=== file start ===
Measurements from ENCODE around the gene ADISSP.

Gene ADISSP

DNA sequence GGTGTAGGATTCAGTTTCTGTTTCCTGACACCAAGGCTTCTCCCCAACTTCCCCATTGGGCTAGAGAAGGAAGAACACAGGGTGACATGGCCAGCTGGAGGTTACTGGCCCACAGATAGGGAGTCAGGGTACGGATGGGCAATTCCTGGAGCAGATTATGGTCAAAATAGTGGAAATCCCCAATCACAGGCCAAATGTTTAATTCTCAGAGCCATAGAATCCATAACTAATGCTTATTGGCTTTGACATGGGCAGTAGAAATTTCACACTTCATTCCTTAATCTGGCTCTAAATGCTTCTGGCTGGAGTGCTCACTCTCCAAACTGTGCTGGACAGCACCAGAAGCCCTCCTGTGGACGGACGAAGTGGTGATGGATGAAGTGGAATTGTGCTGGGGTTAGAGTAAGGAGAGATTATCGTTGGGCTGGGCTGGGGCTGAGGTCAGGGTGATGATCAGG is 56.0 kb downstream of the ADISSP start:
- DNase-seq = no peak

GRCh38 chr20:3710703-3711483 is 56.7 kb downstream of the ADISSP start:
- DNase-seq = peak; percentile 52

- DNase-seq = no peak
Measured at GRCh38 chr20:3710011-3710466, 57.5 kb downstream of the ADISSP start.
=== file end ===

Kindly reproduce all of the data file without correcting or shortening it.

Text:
Measurements from ENCODE around the gene ADISSP.

Gene ADISSP

DNA sequence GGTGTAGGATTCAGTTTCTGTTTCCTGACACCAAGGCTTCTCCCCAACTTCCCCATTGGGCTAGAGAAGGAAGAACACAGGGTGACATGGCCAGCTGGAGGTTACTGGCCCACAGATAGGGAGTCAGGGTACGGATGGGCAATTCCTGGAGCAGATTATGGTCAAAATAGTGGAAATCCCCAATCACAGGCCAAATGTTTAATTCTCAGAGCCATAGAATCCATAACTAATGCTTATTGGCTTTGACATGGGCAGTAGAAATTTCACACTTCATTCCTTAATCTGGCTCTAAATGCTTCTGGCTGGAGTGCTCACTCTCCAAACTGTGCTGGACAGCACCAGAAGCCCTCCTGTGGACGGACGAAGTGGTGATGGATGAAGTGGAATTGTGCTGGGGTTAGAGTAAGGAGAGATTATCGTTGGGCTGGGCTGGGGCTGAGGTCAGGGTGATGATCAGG is 56.0 kb downstream of the ADISSP start:
- DNase-seq = no peak

GRCh38 chr20:3710703-3711483 is 56.7 kb downstream of the ADISSP start:
- DNase-seq = peak; percentile 52

- DNase-seq = no peak
Measured at GRCh38 chr20:3710011-3710466, 57.5 kb downstream of the ADISSP start.